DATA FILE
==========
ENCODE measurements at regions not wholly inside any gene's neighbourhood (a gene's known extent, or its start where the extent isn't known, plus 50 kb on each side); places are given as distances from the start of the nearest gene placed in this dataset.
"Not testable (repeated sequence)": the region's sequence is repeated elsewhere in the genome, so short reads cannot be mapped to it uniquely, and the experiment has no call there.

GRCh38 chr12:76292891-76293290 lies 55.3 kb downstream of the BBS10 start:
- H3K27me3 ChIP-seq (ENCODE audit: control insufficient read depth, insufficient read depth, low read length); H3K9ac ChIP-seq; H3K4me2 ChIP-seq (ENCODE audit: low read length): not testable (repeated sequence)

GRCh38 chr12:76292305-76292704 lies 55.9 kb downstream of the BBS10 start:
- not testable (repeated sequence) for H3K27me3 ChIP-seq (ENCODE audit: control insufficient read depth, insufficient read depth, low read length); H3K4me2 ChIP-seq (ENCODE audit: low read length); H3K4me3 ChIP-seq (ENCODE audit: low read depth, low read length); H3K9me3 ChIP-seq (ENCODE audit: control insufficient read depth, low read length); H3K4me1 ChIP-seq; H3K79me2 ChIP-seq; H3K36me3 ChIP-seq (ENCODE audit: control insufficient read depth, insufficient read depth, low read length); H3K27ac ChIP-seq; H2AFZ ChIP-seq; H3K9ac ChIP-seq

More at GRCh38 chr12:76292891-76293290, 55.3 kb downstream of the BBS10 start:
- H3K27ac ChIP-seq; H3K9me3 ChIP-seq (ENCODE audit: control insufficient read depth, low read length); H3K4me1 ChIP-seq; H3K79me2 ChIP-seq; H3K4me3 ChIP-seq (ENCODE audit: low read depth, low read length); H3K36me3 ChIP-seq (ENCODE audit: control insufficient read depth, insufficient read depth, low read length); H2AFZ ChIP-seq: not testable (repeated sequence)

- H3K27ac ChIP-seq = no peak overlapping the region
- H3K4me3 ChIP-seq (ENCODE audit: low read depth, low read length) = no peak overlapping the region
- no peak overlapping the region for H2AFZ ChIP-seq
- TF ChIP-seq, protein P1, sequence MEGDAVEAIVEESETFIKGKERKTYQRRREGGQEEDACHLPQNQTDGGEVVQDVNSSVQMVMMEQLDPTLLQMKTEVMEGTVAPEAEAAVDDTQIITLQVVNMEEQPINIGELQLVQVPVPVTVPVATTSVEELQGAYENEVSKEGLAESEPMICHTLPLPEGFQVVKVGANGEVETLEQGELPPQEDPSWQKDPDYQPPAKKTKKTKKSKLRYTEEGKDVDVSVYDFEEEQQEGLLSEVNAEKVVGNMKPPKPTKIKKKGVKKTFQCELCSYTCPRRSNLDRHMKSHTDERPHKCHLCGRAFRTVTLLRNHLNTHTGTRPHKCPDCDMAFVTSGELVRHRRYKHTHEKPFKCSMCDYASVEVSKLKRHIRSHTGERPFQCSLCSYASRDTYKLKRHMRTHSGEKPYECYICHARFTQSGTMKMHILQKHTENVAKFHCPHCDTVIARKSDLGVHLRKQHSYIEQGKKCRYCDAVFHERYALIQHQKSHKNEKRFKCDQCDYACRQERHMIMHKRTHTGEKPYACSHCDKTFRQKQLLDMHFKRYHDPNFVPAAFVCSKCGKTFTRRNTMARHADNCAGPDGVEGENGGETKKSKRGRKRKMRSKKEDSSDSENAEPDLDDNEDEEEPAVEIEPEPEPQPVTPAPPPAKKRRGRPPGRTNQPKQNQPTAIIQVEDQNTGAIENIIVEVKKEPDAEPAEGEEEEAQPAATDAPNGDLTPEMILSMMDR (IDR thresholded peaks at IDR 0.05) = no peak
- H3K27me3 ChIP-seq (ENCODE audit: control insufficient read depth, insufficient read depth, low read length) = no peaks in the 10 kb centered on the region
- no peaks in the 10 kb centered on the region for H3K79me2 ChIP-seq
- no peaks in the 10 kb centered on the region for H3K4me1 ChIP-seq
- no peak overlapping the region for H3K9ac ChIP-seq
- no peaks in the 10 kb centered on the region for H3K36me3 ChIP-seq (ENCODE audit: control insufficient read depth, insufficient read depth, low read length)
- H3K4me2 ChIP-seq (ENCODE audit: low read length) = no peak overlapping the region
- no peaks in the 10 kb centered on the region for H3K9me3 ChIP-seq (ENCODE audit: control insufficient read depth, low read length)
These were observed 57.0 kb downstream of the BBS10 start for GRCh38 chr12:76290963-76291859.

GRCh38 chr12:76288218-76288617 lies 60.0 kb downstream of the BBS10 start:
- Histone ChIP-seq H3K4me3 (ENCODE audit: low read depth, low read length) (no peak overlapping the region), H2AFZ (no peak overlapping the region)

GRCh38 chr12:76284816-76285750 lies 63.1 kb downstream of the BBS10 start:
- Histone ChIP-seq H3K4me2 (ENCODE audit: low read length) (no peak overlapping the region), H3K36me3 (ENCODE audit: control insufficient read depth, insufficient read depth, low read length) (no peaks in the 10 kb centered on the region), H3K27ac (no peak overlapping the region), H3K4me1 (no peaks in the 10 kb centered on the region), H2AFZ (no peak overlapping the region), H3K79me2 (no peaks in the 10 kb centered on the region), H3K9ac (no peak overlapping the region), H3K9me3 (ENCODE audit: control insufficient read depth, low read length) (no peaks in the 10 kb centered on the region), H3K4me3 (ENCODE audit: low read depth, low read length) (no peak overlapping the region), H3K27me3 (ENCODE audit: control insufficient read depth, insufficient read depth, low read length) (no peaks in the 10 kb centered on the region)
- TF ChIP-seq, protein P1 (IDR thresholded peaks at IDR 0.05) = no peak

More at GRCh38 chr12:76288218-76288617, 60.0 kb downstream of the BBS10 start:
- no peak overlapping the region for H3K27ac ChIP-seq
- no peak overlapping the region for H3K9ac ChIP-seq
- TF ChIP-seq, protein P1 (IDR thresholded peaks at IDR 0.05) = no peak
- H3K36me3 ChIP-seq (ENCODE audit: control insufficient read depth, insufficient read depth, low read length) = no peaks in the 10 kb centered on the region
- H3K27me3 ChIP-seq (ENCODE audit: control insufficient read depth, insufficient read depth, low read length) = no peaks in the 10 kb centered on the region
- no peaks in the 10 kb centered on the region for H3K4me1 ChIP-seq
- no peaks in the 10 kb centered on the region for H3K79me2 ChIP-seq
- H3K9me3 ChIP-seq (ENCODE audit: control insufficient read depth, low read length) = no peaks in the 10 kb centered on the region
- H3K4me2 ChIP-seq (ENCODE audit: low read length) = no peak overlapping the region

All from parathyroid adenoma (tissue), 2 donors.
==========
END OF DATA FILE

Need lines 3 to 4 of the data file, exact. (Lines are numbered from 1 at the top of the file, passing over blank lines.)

GRCh38 chr12:76292891-76293290 lies 55.3 kb downstream of the BBS10 start:
- H3K27me3 ChIP-seq (ENCODE audit: control insufficient read depth, insufficient read depth, low read length); H3K9ac ChIP-seq; H3K4me2 ChIP-seq (ENCODE audit: low read length): not testable (repeated sequence)